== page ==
Studying for Section 1 is as much about doing questions as it is about discussing those questions and reflecting on them. Discussion allows for logic and interpretation to be challenged and therefore tested for its validity. This allows for a more robust reflection and evaluation of the logical links that you construct in responding to GAMSAT questions.
But reflection as a GAMSAT practice technique should not be limited to the classroom. Reading widely – from novels to newspapers and podcasts, will allow you to develop your soft language skills. It will also serve to expand your vocabulary and arm you with context for the contemporary issues discussed in GAMSAT Section 2 and 1.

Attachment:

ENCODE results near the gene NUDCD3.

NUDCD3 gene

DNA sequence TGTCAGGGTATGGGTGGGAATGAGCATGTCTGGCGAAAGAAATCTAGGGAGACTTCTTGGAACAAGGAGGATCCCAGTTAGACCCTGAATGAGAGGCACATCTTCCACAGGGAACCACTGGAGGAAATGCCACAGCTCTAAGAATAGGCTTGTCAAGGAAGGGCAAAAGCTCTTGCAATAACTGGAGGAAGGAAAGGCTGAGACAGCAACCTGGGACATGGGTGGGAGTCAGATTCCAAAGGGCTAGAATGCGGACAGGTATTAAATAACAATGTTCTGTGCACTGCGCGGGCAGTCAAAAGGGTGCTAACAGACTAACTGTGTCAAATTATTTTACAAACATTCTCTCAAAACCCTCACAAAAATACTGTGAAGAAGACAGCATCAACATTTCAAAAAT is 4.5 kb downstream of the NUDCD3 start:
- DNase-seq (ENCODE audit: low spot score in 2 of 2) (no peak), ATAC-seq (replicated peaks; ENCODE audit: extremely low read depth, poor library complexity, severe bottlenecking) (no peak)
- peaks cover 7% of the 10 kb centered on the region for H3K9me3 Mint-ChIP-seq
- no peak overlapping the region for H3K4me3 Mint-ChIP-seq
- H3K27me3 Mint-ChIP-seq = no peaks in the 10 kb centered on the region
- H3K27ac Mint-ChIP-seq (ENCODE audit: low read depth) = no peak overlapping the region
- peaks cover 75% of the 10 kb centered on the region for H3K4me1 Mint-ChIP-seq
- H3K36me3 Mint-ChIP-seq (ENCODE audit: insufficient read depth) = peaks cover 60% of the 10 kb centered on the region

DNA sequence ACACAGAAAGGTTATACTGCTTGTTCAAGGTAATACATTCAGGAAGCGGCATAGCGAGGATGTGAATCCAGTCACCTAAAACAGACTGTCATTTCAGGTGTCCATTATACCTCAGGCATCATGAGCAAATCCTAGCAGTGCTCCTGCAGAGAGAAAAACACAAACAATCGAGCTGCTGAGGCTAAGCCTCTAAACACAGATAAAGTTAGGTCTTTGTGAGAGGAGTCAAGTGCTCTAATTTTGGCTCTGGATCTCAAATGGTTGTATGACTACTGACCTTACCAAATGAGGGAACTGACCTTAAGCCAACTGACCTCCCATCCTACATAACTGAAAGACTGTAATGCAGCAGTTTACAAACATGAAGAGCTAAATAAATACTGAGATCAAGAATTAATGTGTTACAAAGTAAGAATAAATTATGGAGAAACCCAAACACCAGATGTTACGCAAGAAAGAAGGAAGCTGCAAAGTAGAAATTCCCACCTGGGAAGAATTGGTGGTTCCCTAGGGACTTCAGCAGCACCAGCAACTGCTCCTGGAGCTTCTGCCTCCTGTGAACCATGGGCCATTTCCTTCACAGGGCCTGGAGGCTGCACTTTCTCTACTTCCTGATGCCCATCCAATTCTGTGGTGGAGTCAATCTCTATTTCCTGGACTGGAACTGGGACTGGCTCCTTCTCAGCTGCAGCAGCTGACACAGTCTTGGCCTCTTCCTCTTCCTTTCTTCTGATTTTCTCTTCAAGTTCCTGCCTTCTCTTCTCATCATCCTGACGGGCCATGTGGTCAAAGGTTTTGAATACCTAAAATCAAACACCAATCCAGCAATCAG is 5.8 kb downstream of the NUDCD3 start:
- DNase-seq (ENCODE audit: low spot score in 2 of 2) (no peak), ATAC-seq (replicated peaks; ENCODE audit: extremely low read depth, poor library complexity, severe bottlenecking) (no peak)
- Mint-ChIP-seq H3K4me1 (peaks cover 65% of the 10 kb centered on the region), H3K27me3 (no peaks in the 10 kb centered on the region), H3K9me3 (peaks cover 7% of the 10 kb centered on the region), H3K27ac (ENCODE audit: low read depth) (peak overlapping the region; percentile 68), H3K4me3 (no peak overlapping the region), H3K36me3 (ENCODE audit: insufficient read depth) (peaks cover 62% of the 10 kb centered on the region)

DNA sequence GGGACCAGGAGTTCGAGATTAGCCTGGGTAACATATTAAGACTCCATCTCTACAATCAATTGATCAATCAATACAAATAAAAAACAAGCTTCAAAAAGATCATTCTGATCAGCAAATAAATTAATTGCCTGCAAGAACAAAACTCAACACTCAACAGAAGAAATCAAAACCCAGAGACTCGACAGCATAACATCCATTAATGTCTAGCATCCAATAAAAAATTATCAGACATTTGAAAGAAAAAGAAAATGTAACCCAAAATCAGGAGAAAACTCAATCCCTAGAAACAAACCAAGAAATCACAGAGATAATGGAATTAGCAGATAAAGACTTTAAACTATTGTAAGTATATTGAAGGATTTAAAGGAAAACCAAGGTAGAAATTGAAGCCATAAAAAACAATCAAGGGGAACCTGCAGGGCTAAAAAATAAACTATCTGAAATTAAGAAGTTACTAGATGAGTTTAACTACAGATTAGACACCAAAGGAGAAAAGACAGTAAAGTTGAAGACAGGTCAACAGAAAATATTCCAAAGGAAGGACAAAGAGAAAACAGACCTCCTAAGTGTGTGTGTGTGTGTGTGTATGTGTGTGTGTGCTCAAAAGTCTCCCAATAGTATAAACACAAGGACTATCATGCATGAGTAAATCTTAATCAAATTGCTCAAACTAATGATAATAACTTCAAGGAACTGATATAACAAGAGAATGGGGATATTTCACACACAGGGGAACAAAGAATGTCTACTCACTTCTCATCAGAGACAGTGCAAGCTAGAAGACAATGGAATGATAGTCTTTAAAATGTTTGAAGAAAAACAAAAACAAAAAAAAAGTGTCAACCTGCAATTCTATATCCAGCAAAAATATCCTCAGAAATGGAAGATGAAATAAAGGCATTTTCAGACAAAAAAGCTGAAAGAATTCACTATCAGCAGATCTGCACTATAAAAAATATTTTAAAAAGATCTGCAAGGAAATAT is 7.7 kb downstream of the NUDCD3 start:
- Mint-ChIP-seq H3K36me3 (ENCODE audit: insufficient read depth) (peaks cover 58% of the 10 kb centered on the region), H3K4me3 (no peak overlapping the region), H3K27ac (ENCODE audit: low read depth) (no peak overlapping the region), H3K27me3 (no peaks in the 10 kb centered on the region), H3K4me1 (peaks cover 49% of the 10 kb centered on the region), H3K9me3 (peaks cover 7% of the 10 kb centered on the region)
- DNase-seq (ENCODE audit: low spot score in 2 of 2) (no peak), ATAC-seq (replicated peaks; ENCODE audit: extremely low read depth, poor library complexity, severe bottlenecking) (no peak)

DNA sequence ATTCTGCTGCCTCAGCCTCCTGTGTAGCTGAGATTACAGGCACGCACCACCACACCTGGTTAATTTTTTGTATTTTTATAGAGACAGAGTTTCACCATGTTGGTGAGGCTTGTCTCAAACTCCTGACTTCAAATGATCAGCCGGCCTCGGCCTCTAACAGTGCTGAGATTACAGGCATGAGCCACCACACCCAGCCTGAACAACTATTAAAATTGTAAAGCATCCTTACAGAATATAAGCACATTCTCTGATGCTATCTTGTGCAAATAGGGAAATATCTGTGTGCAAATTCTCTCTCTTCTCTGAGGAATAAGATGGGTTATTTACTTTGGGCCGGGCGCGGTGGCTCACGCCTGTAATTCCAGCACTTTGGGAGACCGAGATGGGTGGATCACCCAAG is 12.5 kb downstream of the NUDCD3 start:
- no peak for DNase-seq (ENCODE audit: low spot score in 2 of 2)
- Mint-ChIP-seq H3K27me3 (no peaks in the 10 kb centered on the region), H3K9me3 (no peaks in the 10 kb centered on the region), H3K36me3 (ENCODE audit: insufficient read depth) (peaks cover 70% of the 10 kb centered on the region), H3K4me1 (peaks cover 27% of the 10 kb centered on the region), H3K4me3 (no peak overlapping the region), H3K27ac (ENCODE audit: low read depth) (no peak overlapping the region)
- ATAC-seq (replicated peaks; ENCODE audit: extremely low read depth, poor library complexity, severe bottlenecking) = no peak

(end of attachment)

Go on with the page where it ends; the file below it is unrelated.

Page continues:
While general knowledge surrounding current events is not a hard prerequisite for the GAMSAT, world context makes Section 1 easier to decipher, in the same way that a science degree demystifies Section 3.
You cannot learn to run before you can walk. Repeatedly attempting Section 1 questions under timed conditions, and pushing yourself to get through stems faster, is a very poor strategy for improving your GAMSAT timing.
Improving your timing in Section 1 is not about rushing through questions. It's about developing skills that allow you to answer questions more quickly and efficiently. Start by working through questions slowly and carefully, focusing on technique over speed.
Ultimately, practice under timed conditions is only valuable towards the end of your GAMSAT preparation season. The main purpose of timed practice is to learn to remain calm under pressure, and to organise the order in which you attempt to answer GAMSAT questions efficiently. Working on GAMSAT timing has very little to do with improving your accuracy in answering questions.